Habeas corpus goes worldwide

Washington Post:

Jawed Ahmad, a driver and assistant for reporters of a Canadian television network in Afghanistan, knew the roads to avoid, how to get interviews and which stories to pitch. Reporters trusted him, his bosses say.

Then, one day about seven months ago, the 22-year-old CTV News contractor vanished. Weeks later, reporters would learn from Ahmad's family that he had been arrested by U.S. troops, locked up in the U.S. military prison at Bagram air base and accused of being an enemy combatant.

Lawyers representing Ahmad filed a federal lawsuit early this month challenging his detention on grounds similar to those cited in successful lawsuits on behalf of captives at the U.S. military prison at Guantanamo Bay, Cuba. The lawyers are hoping to turn Ahmad's case and a handful of others into the next legal battleground over the rights of terrorism suspects apprehended on foreign soil. More lawsuits are expected on behalf of Bagram detainees in coming months, the lawyers said.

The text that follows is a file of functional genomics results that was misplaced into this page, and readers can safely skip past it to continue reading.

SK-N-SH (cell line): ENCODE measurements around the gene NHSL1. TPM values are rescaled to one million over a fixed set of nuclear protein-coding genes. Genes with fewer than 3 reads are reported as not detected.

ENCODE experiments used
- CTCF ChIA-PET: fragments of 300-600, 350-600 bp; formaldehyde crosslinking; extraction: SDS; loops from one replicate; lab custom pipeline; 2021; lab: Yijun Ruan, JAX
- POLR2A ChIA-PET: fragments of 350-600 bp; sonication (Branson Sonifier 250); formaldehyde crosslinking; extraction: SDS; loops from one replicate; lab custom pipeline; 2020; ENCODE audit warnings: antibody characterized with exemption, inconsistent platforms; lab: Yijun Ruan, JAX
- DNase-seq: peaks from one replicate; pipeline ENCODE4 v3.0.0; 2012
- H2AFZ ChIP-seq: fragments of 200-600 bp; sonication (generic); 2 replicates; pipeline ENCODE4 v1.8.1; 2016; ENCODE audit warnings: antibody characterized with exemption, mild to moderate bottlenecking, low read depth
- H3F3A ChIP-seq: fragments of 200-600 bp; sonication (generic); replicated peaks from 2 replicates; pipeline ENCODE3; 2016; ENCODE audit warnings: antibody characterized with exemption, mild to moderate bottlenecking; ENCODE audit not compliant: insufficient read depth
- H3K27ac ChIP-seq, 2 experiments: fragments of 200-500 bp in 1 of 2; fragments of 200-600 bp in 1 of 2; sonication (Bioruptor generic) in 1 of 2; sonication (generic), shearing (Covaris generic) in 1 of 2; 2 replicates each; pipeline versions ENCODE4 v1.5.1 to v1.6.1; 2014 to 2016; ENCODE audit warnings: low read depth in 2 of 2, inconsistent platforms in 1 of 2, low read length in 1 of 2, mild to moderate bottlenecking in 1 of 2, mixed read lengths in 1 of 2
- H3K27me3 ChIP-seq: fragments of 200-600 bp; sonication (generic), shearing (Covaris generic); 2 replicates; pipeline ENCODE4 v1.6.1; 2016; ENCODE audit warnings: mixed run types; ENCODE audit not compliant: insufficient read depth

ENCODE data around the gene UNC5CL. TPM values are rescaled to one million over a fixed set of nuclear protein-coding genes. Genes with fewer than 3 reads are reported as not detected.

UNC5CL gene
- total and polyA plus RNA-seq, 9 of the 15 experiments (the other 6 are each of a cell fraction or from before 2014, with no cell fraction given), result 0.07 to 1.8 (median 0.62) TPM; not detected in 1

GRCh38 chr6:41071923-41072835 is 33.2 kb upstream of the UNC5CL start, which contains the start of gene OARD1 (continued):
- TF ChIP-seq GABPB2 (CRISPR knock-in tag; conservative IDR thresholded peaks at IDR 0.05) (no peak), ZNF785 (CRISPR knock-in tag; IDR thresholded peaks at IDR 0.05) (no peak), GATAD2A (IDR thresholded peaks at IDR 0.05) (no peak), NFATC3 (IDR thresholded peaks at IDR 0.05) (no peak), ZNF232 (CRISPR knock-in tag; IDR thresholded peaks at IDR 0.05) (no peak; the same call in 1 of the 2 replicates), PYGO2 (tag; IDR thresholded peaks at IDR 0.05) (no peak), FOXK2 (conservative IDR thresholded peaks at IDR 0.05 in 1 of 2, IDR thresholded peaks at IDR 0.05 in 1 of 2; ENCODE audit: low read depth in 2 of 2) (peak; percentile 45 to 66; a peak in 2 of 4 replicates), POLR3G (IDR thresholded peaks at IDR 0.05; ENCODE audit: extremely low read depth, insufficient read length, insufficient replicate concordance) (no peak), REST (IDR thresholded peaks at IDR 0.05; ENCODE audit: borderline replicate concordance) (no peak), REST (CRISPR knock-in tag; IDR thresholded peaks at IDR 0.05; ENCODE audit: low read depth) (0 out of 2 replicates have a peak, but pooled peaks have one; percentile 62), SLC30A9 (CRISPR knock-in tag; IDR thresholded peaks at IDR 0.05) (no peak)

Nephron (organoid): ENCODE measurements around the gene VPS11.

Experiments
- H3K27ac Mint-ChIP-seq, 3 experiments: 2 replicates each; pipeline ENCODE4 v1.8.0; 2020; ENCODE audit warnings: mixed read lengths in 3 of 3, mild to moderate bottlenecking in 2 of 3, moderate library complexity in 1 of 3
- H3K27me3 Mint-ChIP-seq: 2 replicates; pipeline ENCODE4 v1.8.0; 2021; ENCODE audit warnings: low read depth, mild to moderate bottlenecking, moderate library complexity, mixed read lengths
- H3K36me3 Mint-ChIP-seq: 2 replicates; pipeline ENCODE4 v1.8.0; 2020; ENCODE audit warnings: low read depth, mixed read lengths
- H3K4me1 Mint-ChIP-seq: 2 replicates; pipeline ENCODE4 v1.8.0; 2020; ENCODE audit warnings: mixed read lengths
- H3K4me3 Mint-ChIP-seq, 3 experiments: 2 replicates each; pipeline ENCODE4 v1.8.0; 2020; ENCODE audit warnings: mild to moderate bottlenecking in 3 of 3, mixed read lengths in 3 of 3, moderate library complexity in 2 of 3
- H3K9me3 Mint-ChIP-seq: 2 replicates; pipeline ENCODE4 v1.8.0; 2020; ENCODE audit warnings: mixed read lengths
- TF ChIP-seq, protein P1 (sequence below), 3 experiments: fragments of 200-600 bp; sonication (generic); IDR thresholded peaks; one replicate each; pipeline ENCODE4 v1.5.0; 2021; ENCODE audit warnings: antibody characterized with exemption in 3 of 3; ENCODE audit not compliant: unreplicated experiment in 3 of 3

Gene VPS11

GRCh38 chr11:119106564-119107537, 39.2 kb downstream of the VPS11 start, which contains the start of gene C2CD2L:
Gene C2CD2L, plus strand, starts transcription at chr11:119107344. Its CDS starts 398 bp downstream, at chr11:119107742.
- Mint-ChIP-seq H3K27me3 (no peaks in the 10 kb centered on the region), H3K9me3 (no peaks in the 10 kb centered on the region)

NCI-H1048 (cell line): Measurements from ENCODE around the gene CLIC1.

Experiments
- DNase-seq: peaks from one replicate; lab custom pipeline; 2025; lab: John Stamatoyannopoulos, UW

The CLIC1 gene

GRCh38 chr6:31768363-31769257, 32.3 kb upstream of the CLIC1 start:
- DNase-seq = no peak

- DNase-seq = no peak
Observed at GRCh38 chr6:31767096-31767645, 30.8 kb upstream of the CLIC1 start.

The lawsuits seek the right of habeas corpus for the detainees. Habeas corpus is a centuries-old legal doctrine that gives people taken into custody the right to challenge their detention before a judge.


This is just utter nonsense. It shows the mischief that the Supreme court has inflicted on the war effort by inserting judges into the detentions of those making war against us. This would take the process right to the battlefield. It is a result of an enemy's deliberate violations of the Geneva conventions by not wearing an identifying uniform.

Because of this gross violations the court is rewarding the misbehavior with habeas corpus rights. The courts need to stop this interference with executive's exclusive authority as commander in chief. This is an unconstitutional userpation of power the court does not and should not have.


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